I could stand and stare at this lovely, gravelled gate area for hours
After all the rain we've had I was beginning to think the trucks would never be able to make it out here. Thankfully a few days of 70's and sun dried things up and the trucks were able to dump gravel in several places around the farm.
It is almost impossible to keep the areas around the water troughs dry because of the constant dumping and scrubbing, so the troughs are all getting a gravel pad.
Another gate area with gravel spread
The horses found the presence of gravel piles in their pastures terribly exciting. The big boys especially used their gravel pile as an excuse for much running, snorting and spooking. Jason has moved and spread about half of the gravel. The delivery trucks could not spread the gravel because it was still wet in some areas and the last thing I wanted to deal with was a 40 ton gravel truck stuck out in one of the pastures. Thus Jason is getting some tractor hours in, using the bucket to move and spread the gravel.
This used to be our wading pool in the middle of the alley; you will recall we put a tile drain in a few weeks ago to drain it, and the gravel got rid of the last of the mud
The shed where we keep feed, blankets and halters for some of the pastures. My blanket wagon and the little trough I use for soaking feed are in front.
Hopefully we will be able to finish moving and spreading the gravel in the next few days. I am ecstatic over the areas we've already addressed. I had Christmas in July when I got a new horse, and now I'm having Christmas in October with my gravel. It really takes a horse person, or a farm person, to understand why gravel is such a life changing event!
The best part is that we don't get the knee high, boot sucking mud that I experienced when I lived in New England (that fifth season called mud season), so it only takes a couple of inches of gravel with no site prep to solve mud problems here. We should not need to add any more gravel for a few years. Winter should be much more pleasant this year now that all of the gates will have large, gravelled areas. The main reason this is such a big deal to me is because I spend a lot of time in the mud around the gates every day. That is where the horses gather to have their feedbags put on so it will be nice to not be doing that in the mud.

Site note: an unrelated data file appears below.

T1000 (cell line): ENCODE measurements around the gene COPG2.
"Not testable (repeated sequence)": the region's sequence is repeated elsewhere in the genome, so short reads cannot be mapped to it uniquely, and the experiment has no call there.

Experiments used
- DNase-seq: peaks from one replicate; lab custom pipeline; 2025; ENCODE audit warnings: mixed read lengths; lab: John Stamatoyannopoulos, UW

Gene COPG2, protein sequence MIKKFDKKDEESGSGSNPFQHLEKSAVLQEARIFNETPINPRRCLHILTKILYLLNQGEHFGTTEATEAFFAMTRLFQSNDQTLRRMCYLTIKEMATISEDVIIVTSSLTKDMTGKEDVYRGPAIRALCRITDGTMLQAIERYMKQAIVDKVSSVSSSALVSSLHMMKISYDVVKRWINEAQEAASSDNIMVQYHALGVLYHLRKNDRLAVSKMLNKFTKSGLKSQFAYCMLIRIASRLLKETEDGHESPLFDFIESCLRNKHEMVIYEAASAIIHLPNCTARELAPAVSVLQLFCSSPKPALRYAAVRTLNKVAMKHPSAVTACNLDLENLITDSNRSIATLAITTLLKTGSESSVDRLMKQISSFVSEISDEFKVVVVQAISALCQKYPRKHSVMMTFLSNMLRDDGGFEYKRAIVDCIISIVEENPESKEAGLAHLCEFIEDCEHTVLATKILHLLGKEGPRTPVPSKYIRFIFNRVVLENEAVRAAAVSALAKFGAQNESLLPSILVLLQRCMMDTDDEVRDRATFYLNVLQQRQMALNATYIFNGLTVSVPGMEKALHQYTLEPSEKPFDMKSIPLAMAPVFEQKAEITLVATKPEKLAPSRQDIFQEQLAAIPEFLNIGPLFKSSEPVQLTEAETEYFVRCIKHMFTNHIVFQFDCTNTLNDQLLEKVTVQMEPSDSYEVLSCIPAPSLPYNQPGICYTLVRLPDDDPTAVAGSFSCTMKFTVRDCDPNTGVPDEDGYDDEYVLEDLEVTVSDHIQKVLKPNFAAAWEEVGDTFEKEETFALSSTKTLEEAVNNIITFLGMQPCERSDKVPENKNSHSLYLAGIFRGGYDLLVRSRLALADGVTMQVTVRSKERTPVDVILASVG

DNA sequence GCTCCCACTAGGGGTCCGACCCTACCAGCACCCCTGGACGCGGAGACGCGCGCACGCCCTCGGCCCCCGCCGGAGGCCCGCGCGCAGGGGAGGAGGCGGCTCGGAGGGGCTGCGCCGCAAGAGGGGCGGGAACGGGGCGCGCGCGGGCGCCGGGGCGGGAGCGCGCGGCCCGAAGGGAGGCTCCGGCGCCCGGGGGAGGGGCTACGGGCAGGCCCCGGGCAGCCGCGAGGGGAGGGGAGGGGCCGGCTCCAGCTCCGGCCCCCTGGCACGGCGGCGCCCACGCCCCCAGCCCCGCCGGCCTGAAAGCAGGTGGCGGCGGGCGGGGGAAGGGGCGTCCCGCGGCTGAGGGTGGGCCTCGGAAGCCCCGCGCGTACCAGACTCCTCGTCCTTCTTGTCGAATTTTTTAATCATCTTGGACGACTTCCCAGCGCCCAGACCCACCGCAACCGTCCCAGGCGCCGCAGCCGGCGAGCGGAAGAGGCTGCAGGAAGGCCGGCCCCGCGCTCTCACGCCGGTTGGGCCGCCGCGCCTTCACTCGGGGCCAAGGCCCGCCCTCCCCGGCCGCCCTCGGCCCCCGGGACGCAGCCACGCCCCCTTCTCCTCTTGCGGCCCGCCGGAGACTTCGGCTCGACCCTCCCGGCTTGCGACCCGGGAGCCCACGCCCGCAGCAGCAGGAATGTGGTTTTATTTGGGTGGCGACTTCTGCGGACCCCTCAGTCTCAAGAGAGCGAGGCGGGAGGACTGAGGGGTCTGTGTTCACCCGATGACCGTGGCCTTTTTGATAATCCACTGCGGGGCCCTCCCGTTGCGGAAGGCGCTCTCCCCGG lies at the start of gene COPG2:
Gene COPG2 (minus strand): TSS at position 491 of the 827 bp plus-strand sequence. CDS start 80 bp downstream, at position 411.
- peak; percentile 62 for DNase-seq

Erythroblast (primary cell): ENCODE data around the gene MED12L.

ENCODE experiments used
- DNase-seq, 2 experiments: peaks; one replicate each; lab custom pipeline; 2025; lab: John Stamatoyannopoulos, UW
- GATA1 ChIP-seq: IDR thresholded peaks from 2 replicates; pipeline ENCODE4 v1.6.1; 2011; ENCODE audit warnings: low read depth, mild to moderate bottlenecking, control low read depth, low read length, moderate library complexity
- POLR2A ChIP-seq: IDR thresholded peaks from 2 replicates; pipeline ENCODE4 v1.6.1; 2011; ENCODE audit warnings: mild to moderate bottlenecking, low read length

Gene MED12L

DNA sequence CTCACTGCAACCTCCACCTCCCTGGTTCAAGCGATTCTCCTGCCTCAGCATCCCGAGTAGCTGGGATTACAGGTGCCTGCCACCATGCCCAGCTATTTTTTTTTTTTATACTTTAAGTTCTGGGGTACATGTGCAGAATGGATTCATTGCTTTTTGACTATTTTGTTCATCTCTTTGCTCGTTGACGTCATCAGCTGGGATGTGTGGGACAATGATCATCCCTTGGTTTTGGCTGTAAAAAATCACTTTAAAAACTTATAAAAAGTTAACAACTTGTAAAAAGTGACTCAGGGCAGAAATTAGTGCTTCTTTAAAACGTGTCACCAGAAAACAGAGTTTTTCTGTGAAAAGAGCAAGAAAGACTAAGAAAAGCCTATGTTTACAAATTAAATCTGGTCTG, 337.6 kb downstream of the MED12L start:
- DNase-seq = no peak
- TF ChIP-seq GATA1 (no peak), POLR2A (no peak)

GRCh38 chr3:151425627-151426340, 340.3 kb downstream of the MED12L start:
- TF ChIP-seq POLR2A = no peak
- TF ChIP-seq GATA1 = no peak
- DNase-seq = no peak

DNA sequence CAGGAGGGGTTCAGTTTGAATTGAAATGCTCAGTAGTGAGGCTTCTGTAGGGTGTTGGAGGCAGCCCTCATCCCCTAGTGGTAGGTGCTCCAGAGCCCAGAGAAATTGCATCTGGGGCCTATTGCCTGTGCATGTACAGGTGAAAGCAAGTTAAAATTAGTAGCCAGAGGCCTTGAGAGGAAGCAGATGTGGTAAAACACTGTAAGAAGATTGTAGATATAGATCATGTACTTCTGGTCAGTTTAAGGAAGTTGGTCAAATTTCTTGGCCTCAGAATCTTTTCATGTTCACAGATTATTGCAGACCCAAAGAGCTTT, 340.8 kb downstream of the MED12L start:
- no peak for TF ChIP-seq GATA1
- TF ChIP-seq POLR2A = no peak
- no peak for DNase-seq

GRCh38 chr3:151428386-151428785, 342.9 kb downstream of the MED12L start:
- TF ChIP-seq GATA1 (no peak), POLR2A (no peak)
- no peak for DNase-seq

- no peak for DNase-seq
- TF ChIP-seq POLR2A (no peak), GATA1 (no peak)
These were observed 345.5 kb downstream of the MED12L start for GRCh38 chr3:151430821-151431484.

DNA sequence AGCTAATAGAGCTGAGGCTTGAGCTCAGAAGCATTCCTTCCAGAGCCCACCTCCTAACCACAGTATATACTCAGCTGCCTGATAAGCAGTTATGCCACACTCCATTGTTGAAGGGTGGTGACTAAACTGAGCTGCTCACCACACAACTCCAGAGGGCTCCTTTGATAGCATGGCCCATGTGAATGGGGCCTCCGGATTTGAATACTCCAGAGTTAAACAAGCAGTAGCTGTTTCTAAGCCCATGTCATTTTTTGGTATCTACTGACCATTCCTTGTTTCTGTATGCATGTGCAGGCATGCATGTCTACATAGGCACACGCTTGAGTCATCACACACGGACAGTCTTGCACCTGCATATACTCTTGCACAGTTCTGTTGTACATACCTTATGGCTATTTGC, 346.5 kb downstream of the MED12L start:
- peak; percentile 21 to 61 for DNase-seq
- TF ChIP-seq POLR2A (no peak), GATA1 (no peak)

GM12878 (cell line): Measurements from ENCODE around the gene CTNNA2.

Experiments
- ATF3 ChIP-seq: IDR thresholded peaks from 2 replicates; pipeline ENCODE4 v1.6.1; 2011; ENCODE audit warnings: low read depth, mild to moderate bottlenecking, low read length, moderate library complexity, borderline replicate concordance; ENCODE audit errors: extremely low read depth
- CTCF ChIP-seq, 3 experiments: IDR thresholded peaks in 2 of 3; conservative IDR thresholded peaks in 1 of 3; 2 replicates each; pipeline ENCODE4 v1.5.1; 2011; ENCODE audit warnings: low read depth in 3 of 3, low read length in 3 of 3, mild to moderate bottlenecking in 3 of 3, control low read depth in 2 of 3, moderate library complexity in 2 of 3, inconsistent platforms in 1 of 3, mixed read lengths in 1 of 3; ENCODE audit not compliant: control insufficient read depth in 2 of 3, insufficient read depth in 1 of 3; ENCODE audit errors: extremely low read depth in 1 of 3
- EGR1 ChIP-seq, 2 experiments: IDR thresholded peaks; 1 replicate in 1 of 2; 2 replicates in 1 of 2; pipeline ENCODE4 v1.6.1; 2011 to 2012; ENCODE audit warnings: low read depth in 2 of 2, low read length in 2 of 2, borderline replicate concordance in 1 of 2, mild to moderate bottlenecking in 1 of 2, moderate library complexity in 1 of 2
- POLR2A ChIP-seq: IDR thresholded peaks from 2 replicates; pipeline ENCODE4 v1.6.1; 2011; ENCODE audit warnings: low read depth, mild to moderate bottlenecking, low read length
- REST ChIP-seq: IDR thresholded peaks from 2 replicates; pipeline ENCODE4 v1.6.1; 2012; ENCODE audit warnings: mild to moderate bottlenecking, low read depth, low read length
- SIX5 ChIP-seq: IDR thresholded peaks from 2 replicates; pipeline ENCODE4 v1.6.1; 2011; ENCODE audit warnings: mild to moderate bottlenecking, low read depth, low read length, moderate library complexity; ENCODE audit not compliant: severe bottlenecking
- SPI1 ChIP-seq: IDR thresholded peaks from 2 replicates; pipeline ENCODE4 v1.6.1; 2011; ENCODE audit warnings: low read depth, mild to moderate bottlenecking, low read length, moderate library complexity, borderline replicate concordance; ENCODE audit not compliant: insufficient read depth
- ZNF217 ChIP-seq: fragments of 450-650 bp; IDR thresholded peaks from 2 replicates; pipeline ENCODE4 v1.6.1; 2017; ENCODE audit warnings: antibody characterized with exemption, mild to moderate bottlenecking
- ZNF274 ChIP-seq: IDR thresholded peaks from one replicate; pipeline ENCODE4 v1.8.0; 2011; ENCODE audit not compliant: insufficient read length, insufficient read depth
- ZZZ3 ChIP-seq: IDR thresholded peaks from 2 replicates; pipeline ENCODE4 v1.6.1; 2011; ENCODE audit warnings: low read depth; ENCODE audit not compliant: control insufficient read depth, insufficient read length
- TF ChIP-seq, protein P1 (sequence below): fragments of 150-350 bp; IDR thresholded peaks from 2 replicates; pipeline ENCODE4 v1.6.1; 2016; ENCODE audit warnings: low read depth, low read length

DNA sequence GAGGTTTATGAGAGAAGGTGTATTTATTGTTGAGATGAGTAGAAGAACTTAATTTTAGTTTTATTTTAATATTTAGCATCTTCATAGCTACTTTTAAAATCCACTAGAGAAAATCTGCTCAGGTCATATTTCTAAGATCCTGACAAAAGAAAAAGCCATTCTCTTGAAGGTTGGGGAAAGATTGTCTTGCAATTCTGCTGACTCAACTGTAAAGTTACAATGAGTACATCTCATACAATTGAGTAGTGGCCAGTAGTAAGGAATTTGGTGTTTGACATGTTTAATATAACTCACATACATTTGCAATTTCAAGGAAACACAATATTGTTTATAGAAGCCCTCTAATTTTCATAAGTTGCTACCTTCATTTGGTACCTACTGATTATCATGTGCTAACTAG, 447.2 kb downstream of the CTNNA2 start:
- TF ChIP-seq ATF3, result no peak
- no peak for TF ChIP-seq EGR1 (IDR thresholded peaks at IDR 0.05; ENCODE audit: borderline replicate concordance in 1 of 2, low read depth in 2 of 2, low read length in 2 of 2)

I hope everyone has a great weekend, I'll be enjoying my gravel!
The big boys come running over when they notice the pile of gravel. It becomes a great excuse for lots of snorting and spooking. Levendi is the 'brave' one who paws at the gravel.
For anyone who is interested, this is a video clip from feeding the fish in the pond the other day.
Lightening grazing in the front while Teddy naps and Mr. O'Reilly grazes in the background. Lightening is an Arabian and retired trail horse. Teddy is a Quarter Horse and retired from dressage. O'Reilly is an Irish bred horse retired from the jumper ring.
Snappy and Chili grazing. Snappy is a Polish bred horse who competed through the 4 star level in eventing and then switched to a career as a show hunter. Chili is a Quarter Horse who worked cattle and hit the trails.
Silky, a large pony grazing in the front. Behind him are Clay and Snappy. Clay is also a Quarter Horse who started his career on the race track and ended his career as a trail horse. Chili is grazing in the very back.
Cuff Links and Lily. Cuffie is a Welsh Pony and showed in the pony hunter divisions (medium). Lily is a Quarter Horse/Warmblood cross and she showed in the jumpers.
Buffy, Harmony and MyLight grazing, all three are Thoroughbred mares. Buffy showed in the hunters, Harmony is a retired polo pony and MyLight is a retired dressage horse.
Ivan and Apollo hanging out. Ivan is a Thoroughbred and retired Grand Prix jumper. Apollo is a Hanoverian and retired dressage horse.
Asterik, Trillion and Winston. Asterik is a Holsteiner and he showed on the A circuit in both the hunters and jumpers. Trillion is a Dutch Warmblood and was one of the top horses in the country in the Regular Working Hunters. Winston is a Thoroughbred who also showed in the hunters.
Ogie and B-Rad hanging out. Ogie is a Thoroughbred and retired event horse. B-Rad is a Belgian Warmblood and retired show jumper.
Sebastian and Faune grazing. Sebi is a Connemara/Irish Draught cross imported from Ireland, and he was one of those horses that you could do everything with. He foxhunted, showed in the hunters and the jumpers, he evented, did trail riding . . . what a great horse. Faune is a Selle Francais imported from France and he won everywhere in the hunters.